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Future technologies will focus more on productivity

The world is going through a phase where the shape of future technologies is being defined. This is an interesting phase, and yet a defining one. In this phase, technologies that have been used for decades are facing an unprecedented challenge. To remain relevant and to be able to compete in the new business climate, these technologies must innovate and adapt.

New capabilities and features must be added to these technologies to make them attractive to the business world. Companies that can successfully make these changes will be able to capitalise on the current shift in technology and be well-positioned for the future.

In the middle of this, Organizations are themselves going through their makeovers and transformation in digitising and digitally transforming their operations in an agile manner.

The question of whether BOTs driven by AI are going to replace humans in their existing versions or they will evolve in this phase is a question that is being discussed at length. However one thing is certain, productivity and agility are at the core of these discussions.

Every organization is looking for ways to be more productive (and more agile). For some, it is just the journeys and how to make them super efficient to increase customers or revenues and for others, it's purely a cost problem to solve.

For India to grow its GDP within the global economy and to be able to reach and sustain a 5 trillion dollar economy by 2025, it has to increase productivity in every way and every sector.

For Financial Institutions, with the Customer at the core of value creation, reaching solutions to them in the most productive manner possible, is going to be at the heart of any business model.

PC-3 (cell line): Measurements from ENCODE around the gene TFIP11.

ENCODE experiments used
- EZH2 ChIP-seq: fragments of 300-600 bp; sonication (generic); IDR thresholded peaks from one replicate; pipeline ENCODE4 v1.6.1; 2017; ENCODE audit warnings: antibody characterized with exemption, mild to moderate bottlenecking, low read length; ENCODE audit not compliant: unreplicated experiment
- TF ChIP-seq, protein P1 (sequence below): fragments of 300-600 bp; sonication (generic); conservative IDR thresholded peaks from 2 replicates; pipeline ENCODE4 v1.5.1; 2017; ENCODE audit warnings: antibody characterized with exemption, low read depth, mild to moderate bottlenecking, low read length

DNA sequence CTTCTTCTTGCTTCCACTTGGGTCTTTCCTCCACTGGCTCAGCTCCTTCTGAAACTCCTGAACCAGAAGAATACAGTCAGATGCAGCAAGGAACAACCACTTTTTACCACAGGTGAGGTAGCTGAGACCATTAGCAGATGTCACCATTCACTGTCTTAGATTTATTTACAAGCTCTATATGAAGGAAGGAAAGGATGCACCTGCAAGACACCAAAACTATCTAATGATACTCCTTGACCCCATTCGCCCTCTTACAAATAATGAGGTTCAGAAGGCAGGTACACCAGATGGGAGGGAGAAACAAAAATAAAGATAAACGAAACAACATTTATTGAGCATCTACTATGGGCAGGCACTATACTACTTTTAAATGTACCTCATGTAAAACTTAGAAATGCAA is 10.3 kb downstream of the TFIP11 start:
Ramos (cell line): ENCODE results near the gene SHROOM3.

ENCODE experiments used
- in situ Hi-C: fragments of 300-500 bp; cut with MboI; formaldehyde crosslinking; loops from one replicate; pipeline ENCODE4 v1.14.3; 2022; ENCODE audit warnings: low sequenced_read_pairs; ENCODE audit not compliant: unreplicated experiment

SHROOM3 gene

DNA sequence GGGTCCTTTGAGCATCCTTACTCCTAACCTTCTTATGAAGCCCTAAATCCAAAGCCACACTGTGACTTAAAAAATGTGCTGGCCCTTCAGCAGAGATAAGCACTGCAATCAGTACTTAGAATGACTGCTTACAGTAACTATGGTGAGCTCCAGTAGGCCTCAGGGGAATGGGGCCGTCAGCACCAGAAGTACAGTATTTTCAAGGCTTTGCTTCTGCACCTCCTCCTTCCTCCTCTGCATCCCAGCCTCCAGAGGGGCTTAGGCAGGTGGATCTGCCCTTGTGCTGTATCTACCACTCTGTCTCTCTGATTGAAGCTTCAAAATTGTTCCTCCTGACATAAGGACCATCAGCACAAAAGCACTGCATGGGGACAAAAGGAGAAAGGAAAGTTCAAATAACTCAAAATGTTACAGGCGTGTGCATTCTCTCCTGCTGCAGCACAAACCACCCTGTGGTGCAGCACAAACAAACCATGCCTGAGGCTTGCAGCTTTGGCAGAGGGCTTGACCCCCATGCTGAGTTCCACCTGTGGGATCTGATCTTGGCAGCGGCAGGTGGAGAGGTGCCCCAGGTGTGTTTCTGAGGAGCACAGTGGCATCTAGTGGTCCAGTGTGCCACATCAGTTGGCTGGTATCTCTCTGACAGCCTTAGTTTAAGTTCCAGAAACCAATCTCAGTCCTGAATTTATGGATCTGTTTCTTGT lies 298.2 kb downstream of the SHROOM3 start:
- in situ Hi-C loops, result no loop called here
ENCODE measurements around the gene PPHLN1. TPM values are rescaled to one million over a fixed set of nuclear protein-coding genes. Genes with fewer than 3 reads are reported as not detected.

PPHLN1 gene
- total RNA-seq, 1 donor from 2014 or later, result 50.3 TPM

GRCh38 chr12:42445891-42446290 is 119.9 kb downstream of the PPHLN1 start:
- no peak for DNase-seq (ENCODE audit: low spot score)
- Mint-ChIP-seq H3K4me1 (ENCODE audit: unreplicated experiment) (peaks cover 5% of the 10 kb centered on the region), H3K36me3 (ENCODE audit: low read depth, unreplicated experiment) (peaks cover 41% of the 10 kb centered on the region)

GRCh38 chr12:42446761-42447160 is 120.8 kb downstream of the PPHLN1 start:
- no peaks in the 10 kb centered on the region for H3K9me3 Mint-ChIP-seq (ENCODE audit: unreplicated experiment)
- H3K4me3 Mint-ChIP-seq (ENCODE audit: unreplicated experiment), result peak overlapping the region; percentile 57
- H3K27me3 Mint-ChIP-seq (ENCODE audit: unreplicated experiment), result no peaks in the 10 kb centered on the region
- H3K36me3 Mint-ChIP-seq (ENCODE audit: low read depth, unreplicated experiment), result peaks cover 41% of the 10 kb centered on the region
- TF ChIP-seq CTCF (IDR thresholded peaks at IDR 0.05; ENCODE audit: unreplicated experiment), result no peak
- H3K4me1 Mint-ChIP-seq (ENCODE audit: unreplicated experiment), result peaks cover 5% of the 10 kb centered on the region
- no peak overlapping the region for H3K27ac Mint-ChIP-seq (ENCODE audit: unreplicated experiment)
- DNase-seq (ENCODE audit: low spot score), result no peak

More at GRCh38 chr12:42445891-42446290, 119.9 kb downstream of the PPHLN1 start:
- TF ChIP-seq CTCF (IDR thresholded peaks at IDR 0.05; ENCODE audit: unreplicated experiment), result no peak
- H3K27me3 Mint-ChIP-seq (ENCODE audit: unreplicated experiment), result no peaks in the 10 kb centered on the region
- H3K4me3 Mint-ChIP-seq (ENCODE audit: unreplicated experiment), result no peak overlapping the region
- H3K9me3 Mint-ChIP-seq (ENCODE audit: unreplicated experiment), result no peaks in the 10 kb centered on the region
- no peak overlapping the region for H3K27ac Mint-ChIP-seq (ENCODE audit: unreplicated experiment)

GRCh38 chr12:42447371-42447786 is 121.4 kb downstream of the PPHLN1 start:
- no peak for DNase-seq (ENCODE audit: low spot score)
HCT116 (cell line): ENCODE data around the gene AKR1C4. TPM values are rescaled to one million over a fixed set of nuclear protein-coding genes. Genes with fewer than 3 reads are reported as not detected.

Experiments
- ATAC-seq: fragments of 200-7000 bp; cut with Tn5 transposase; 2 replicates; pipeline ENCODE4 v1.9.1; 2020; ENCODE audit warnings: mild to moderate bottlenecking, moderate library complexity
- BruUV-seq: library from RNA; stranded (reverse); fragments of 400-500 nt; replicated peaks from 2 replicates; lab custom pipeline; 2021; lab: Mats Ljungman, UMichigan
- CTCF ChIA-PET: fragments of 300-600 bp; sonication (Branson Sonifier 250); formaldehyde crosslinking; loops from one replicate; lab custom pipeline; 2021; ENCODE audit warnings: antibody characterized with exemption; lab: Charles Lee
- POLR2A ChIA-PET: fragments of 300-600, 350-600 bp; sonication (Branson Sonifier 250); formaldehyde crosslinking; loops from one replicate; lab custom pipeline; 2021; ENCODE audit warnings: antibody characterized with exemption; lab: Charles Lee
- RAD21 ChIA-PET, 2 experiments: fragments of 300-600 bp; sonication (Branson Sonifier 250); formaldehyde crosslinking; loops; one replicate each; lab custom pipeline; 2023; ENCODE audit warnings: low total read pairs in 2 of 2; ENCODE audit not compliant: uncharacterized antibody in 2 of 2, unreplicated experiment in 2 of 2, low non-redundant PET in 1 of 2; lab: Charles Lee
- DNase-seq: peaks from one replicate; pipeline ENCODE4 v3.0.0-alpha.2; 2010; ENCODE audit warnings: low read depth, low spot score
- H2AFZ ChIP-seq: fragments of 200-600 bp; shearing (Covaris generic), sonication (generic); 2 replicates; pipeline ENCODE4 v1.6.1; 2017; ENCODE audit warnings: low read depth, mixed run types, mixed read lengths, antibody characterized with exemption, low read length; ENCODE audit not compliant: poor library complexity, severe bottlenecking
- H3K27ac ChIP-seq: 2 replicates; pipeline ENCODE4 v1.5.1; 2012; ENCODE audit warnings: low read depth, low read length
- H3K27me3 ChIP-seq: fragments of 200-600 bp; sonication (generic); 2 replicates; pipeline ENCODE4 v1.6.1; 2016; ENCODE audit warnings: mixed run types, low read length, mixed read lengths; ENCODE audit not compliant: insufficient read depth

Some of the themes and technologies that can help organizations to create productivity are listed below (and sourced from] Volume 27).

  • The mainstreaming of ML (Machine Learning)

  • The power of platforms as a product

  • Moving data ownership to the edges

  • Mobile should be modular, too

The mainstreaming of ML

Machine learning (ML) was once a realm reserved for only a lucky few who had the tools and resources to build cool things. Fortunately, we see a gradual mainstreaming of ML as computational power grows on devices of all sizes, open-source tools arrive and more stringent requirements and awareness around privacy and personalised information all converge to create a burgeoning ecosystem. Techniques such as federated machine learning allow for ML models that provide privacy for sensitive information. The field of TinyML allows models to execute on resource-constrained devices, moving inference to the edge which both frees resources and improves privacy for sensitive data. Feature Stores provide analogous benefits to the Model-View-Controller design pattern for application development, allowing a cleaner separation of concerns between data curation, model training and inference. Publicly available models such as Stable Diffusion highlight both the amazing capabilities of machine learning and the concerns around source data and ethics. ML components are also easier than ever to wire together, making it possible to build ML experiences and solutions with the creative composition of custom business models and highly capable generic models. We applaud the new capabilities in this space and eagerly await future advancements.